Select Page

A History of the Navajos

The Reservation Years

Garrick Bailey and Roberta Glenn Bailey; with a New Preface by Garrick Bailey

When ethnohistorians Garrick and Roberta Bailey arrived in Farmington, New Mexico, in 1977 to conduct field research on the Navajos, they soon realized the truth of what they had been told by members of other tribes: Navajos weren’t like other Indians. While many Native Americans have subordinated their tribal identity to their identity as Indians, unique historical circumstances have allowed the Navajos to maintain their uniqueness.

A History of the Navajos examines these circumstances over the century and more that the tribe has lived on the reservation. In 1868, the year that the United States government released the Navajos from four years of imprisonment at Bosque Redondo and created the Navajo reservation, their very survival was in doubt. In spite of conflicts over land and administrative control, by the 1890s they had achieved a greater level of prosperity than at any previous time in their history.

Economic disasters such as the drought of the 1890s and the government’s program of livestock reduction in the 1930s did not compromise their rural integrity. Through two world wars, the change from a herding to a wage economy, the coming of the white man’s schools and religions, and a growing desire on the part of young people to own the goods and emulate the ways of the predominant culture, Navajo social identity remains intact. As one of the authors’ informants put it, “They’re still Navajos.”

1999. 384 pp., 35 black-and-white illustrations, maps, 29 tables, notes, 2 appendices, list of archival materials, references, index, 6 x 9

Contributors: Garrick A. Bailey, Roberta Glenn Bailey

“A welcome addition to a voluminous literature.”
—Peter Iverson, New Mexico Historical Review, 1999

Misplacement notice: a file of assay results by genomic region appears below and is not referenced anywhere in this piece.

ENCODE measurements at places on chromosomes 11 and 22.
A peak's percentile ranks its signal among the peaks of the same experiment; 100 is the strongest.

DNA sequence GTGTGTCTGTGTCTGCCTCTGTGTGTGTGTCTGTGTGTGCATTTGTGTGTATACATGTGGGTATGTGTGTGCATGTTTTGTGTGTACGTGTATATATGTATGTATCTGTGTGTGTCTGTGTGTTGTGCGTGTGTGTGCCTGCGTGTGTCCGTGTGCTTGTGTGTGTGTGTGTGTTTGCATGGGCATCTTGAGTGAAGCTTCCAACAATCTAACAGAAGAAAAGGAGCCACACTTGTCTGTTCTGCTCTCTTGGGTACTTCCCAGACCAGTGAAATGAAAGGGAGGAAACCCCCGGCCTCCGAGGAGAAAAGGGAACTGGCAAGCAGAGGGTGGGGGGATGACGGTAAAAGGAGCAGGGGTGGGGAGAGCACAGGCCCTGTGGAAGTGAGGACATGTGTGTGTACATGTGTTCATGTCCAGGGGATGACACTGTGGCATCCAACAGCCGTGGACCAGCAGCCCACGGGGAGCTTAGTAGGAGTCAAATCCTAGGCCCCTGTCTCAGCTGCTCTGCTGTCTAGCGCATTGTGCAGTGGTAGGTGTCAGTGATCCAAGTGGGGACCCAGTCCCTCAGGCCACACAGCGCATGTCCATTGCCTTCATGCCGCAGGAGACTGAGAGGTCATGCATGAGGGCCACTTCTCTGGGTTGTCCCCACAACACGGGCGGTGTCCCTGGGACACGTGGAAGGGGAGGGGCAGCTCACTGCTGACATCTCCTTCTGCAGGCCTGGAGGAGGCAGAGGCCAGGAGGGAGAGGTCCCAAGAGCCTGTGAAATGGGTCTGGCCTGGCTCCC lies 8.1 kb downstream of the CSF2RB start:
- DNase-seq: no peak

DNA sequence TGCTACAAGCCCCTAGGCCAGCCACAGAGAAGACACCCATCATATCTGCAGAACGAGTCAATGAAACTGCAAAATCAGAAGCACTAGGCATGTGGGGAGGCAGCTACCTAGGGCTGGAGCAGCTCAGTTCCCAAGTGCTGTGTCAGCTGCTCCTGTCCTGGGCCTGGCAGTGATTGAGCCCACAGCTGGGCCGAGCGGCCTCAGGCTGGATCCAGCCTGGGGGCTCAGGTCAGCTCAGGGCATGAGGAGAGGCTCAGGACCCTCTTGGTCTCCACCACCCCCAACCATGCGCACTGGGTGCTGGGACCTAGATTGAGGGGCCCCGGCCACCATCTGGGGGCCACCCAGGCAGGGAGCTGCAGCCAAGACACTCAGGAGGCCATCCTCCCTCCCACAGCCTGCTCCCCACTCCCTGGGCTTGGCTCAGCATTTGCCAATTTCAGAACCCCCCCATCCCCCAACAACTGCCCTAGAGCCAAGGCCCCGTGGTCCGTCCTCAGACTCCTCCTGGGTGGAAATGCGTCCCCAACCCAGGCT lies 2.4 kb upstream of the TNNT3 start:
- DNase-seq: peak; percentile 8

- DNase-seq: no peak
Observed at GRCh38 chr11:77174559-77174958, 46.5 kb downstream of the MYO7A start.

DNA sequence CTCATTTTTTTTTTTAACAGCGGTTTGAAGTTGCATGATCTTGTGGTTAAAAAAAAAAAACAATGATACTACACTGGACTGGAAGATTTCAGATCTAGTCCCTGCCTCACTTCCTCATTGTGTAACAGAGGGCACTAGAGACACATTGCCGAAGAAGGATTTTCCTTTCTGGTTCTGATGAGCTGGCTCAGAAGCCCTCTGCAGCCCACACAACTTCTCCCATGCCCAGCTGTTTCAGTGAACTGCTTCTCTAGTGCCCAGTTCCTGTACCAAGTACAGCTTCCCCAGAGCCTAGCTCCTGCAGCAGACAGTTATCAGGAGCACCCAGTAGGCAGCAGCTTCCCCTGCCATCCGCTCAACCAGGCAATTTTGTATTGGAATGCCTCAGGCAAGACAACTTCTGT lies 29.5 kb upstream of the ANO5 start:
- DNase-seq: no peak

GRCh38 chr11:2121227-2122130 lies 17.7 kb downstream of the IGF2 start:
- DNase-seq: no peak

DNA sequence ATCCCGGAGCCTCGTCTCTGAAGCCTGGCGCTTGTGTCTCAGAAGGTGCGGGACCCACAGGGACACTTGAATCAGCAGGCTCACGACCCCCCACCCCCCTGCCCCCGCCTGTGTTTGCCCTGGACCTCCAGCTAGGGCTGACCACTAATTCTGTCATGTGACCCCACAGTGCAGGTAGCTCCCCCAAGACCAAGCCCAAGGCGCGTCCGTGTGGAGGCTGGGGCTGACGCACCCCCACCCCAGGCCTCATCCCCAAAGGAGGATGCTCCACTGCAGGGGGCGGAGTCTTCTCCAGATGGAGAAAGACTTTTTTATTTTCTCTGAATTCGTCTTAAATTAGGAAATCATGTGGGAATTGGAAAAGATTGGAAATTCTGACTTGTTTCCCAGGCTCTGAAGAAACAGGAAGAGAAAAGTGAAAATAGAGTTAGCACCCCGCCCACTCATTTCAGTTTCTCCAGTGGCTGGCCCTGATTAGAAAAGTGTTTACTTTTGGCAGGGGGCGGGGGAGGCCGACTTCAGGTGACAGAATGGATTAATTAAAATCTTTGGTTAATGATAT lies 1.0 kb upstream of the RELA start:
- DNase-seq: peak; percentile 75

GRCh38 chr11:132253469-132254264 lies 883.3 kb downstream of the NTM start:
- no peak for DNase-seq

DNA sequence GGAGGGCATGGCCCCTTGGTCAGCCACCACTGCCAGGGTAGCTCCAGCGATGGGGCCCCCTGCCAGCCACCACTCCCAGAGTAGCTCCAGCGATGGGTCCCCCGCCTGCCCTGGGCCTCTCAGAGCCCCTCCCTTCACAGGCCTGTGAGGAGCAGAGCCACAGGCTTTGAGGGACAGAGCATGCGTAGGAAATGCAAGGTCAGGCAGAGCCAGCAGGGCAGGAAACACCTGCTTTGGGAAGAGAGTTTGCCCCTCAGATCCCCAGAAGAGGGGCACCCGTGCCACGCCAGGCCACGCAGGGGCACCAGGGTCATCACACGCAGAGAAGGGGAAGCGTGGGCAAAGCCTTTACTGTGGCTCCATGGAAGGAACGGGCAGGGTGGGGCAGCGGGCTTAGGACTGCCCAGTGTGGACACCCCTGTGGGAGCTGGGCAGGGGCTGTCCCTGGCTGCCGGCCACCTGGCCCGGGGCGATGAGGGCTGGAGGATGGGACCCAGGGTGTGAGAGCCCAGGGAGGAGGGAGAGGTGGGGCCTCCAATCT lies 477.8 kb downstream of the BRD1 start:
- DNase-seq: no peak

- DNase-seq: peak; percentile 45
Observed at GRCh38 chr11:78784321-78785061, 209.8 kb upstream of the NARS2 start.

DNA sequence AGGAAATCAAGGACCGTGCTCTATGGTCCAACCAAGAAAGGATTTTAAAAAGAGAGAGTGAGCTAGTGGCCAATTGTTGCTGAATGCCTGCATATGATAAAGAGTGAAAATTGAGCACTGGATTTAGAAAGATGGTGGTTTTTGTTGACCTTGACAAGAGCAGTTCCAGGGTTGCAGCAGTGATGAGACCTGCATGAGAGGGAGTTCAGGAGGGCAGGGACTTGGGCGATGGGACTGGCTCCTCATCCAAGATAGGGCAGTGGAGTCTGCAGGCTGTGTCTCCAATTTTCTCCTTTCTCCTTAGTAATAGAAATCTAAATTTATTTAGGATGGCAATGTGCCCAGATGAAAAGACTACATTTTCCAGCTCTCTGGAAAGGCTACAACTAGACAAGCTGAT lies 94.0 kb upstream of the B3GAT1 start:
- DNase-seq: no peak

“…shows how history has shaped the psychological reality of people who have continued to be resilient, persevering, and essentially Navajo. The people have survived. I know, I am Navajo…. I would recommend this text highly for those who wish to understand the history and imposed calamities my people have borne.”
—Rain Parrish, The New Mexican, 1999

“The Baileys have produced an informative and thoughtful book that will become the standard introduction to Navajo history in the American period.”
—American Indian Culture and Research Journal

“It is an indispensable resource, incorporating the viewpoint of the Navajo, and is welcomed by all historians, students, and anyone interested in the Navajo people and their way of life.”
—Libro Monthly

“…[A] well researched social and economic history…”
—Silver City Daily Press

“A brilliant exposition of what anthropologists ought to be doing in ethnohistory….”
—Social/Cultural Anthropology

  1. The Early Navajos
  2. The Early Reservation Years: 1868–1900
  3. The Reorientation of Navajo Culture: 1900–1930
  4. The End of Independence: 1930–1949
  5. The Modern Navajos: 1950–1975

There are no working papers for this book at the present time.